In 1970, Sylvia Rivera started Street Transvestite Action Revolutionaries (STAR) with her friend Marsha P. Johnson. STAR was an organization by and for trans women aimed at challenging racism, poverty, policing and incarceration, and trans-misogyny. To do so, members of STAR founds ways to support each other. One of the most important ways they did so was through STAR House, a home where Rivera, Johnson and their friends lived together, along with other young trans women who would otherwise be living on the streets. STAR House provides an impressive model for organizing for trans communities today and I plan to write more about it in the future. Today, however, I want to talk about what happened when STAR House closed.
STAR House was a groundbreaking effort, but it did not last long. Soon after renting an apartment from Mafioso Mike Umbers, Rivera and Johnson found themselves broke and facing eviction.
Umbers told gay writer and activist Arthur Bell, “I think I’m doing more for the cause that any of your organizations, militant, pacifists, but I’ll be fucked if I house that bunch rent free.” So, in July of 1971, Umbers called the police and had the trans revolutionaries put out on the street.
STAR, however, wasn’t going to leave quietly. Historian Martin Duberman wrote “But before she and her ‘kids’ left STAR House, they destroyed all the work they had put into the place and threw the refrigerator out the back window.” Sylvia Rivera said, “That’s the type of people we are: You fuck us over, we fuck you over right back.” She offered no apology.
It is easy to understand why Rivera was upset. She and her sisters were about to return to life on the streets. Before the eviction Rivera’s friend Bambi told Bell, “I’d like to stay here – save our money – get something nice for the fall and move from the East Village. We can’t now. We’ll have to spend our money on eating out and sometimes on hotels, and if the cops come, it’s too bad. At least in this hole you could always come home.” Losing STAR House was devastating. No wonder Rivera wanted to strike back against the people and the system who threatened her survival.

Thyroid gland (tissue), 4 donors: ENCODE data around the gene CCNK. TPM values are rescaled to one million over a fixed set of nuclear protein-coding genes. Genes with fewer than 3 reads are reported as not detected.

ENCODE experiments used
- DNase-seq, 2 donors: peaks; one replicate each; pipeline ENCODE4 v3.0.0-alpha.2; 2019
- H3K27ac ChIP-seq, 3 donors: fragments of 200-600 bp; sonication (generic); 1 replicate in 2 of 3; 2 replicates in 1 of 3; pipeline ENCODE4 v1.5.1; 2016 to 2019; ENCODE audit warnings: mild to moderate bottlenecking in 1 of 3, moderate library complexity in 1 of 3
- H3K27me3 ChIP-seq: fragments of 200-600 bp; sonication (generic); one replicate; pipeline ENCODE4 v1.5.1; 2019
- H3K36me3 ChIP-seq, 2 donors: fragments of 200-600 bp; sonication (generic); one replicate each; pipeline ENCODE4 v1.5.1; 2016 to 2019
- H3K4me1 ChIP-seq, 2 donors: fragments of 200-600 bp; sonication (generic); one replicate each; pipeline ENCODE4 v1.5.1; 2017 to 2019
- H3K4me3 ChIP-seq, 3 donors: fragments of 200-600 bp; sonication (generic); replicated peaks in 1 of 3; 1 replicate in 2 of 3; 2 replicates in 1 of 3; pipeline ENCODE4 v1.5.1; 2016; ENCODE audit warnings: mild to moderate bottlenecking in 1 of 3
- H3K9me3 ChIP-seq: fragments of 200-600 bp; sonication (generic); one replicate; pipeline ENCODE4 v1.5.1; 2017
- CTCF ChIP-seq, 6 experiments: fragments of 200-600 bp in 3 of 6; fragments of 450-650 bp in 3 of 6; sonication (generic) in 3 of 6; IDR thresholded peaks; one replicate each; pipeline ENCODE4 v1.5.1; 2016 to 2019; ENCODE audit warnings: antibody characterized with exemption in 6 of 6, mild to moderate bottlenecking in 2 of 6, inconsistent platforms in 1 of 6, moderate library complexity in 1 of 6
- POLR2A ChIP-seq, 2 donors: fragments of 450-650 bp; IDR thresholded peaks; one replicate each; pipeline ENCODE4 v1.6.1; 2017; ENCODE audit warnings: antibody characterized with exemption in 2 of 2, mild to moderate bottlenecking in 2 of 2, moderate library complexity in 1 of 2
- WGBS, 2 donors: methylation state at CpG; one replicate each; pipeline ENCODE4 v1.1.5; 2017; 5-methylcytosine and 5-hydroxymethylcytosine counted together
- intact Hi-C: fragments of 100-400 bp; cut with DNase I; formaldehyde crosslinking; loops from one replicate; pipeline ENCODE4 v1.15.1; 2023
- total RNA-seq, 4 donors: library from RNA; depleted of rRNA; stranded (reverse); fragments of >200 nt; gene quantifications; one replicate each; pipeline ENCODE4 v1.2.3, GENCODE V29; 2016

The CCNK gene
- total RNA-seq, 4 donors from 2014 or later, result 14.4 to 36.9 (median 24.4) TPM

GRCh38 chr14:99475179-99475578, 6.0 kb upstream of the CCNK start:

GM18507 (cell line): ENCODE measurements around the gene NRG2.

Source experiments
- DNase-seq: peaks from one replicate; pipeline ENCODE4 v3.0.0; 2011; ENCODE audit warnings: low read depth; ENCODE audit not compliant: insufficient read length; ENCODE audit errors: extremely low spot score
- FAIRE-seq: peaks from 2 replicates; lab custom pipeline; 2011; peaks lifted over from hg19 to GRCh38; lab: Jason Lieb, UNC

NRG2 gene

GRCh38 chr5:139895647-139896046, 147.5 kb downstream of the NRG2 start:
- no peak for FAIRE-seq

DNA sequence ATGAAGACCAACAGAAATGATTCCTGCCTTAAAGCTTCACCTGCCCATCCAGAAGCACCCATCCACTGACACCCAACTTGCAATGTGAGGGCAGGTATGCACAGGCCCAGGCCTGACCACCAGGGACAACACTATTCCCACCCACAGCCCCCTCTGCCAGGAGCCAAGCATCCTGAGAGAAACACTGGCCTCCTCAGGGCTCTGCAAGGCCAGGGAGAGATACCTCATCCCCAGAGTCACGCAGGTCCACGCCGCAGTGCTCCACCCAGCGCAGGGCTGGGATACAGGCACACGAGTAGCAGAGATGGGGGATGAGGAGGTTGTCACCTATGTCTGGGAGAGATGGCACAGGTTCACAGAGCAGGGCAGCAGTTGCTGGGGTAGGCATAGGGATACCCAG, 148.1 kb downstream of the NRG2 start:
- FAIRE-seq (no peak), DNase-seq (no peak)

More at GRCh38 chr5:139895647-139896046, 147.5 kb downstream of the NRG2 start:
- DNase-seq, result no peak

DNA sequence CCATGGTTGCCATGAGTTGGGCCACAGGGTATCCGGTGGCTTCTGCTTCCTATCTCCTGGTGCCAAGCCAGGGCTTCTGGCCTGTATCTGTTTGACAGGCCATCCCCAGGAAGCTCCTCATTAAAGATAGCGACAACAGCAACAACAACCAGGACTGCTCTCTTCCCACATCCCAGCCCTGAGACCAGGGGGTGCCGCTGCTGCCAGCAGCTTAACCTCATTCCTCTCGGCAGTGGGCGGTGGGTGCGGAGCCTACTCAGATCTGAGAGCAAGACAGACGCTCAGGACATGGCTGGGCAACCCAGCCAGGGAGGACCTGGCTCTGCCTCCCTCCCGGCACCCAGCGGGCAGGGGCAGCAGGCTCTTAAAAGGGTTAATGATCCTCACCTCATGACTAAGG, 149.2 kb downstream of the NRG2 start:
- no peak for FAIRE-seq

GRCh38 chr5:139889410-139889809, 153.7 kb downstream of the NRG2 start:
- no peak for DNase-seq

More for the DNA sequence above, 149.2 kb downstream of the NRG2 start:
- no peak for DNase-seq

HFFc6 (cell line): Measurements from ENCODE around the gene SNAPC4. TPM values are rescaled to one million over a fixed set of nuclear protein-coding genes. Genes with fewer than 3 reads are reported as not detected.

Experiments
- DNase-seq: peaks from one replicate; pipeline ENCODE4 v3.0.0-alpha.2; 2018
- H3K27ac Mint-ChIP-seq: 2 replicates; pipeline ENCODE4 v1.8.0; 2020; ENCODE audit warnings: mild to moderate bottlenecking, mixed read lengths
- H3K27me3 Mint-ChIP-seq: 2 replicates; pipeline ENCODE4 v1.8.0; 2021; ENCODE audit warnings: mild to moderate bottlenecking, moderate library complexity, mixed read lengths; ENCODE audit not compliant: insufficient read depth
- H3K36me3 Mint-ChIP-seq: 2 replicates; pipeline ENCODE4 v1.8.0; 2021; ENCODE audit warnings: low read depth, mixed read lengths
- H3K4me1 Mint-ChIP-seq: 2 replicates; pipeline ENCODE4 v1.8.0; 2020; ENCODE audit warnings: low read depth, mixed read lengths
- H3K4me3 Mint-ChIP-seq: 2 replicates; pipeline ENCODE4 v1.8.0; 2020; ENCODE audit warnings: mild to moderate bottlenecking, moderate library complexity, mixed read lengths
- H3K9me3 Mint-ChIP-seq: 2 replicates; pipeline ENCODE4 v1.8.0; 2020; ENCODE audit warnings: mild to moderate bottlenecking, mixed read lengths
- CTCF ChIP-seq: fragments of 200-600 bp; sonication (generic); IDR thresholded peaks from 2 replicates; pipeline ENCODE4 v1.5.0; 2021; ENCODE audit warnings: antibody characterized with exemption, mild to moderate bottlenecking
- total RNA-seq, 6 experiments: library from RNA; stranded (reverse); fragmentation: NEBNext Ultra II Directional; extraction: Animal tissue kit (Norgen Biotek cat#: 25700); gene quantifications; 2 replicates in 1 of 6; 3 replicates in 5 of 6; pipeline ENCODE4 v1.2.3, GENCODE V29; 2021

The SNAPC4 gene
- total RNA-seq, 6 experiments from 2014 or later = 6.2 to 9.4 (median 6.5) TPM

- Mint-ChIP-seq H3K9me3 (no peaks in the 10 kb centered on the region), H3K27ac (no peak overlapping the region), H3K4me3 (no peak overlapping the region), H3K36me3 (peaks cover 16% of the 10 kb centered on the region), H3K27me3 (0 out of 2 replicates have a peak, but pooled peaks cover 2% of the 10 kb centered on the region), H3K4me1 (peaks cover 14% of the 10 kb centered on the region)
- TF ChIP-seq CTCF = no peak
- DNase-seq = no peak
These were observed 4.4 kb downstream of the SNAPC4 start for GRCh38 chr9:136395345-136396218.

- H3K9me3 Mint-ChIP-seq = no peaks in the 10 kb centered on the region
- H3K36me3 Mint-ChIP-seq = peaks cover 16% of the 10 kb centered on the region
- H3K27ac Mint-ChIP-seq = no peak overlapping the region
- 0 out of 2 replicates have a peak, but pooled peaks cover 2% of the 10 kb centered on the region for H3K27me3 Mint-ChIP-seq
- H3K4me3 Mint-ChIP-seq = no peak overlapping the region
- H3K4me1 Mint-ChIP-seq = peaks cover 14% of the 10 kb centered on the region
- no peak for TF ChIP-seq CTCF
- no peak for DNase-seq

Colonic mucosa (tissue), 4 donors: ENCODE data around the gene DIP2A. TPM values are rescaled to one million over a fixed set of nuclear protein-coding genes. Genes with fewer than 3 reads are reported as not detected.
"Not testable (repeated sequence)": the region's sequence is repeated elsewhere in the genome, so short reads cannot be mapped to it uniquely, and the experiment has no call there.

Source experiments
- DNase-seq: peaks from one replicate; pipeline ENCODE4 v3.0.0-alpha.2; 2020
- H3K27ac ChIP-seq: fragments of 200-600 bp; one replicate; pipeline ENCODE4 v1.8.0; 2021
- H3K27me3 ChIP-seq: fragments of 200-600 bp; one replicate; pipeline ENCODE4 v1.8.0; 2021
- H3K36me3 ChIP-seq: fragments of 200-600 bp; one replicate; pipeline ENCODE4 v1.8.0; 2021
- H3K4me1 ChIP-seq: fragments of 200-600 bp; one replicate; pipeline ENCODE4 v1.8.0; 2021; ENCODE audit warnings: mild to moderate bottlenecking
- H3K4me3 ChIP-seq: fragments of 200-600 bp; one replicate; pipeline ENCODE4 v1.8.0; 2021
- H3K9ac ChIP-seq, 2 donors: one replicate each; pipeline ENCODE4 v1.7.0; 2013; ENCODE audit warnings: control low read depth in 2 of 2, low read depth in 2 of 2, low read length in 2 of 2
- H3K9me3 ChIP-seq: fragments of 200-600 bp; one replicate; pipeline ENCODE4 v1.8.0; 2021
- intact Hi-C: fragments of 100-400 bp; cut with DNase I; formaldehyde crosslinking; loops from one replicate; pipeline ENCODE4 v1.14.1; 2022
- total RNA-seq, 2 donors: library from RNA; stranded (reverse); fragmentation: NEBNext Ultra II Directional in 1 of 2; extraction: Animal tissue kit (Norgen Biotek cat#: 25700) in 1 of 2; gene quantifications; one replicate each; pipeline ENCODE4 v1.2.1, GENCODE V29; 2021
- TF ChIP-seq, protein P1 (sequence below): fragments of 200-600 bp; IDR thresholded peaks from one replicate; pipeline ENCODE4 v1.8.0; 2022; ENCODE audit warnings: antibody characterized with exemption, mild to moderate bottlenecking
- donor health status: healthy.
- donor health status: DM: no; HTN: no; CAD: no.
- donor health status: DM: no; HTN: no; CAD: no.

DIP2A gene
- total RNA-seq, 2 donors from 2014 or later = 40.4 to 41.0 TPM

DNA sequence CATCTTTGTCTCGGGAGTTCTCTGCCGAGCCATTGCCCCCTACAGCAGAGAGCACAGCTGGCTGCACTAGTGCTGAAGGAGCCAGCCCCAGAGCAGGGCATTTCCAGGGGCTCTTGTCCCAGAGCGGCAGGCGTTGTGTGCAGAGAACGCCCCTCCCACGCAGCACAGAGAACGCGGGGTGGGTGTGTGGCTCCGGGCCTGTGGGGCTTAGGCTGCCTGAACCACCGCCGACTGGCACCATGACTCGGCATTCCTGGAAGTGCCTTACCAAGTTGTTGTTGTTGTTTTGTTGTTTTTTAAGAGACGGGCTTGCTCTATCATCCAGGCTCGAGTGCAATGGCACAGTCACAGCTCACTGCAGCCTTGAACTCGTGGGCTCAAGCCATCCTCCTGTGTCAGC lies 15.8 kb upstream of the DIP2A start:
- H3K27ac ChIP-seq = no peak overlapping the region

I love the image of Sylvia Rivera, angry and unapologetic, heaving a refrigerator through a window. The sound of the shattering glass and the thud of the fridge hitting the cement must have been magnificent.
Rivera’s transgender rage powered her activism. Her anger got things done. In her anger, she fought back against the police at Stonewall and later at the NYU sit-ins. She screamed at the gay community for abandoning queer and trans prisoners during the 1973 Christopher Street Liberation Day rally. Listen to her words (closed captions available). They are electric.
Sylvia Rivera at the 1973 Christopher Street Liberation Day rally (image description: a transgender woman, Rivera, yells into a microphone.)
As transgender people find ourselves the subject of increasing media visibility, Rivera’s rage is refreshing. The promise of media visibility tempts us to believe that if we behave, we will find acceptance. If we confirm to cisgender, white beauty standards, perhaps we will be able to find work. If we absolve cisgender people who misgender us, perhaps they will learn to use the right pronouns. If we ask nicely, maybe we can use the bathroom in peace. If transgender women of color dress respectably, maybe they will avoid the racist, transmisogynistic violence that kills so many. Whatever we do, we are not supposed to let them know that we are angry. This neoliberal historical moment demands a smiling face, especially from women and non-binary femmes. To survive, we are expected to be trans and happy, but I can’t do it. Neither could Sylvia Rivera.
As a person with depression, I find the burden of compulsory happiness too much to bear. I know when I hoist that weight to my shoulders, I am carrying the weight of cis expectations instead of caring for myself and my delicate heart. If I am going to survive, I need to center my own needs and the needs of the most vulnerable members of my trans community. That means that I need to feel what I feel, including anger. Many people treat anger as dangerous, but when we remember Sylvia Rivera, we learn that anger can powerful.
It is important not to reduce Rivera to her anger, even while we celebrate her transgender rage. Rivera was often used by gay organizers to front dangerous demonstrations became they knew she could be counted on to resist the police. These same people were quick to abandon her when her appearance and manner didn’t fit in with their respectability politics. Others treated Rivera as little more than a loud-mouth. Rivera, however, was more than a screaming queen. She was a brilliant political organizer, a community leader, a powerful speaker, and an incisive political thinker. She was also vulnerable person who suffered greatly as she fought back against the racist, transmisogynistic violence that killed many of her sisters. She survived by creating communities of people she loved deeply. She deserves to be remembered in all her complexity.
If we knew trans history, we would know that our anger is powerful.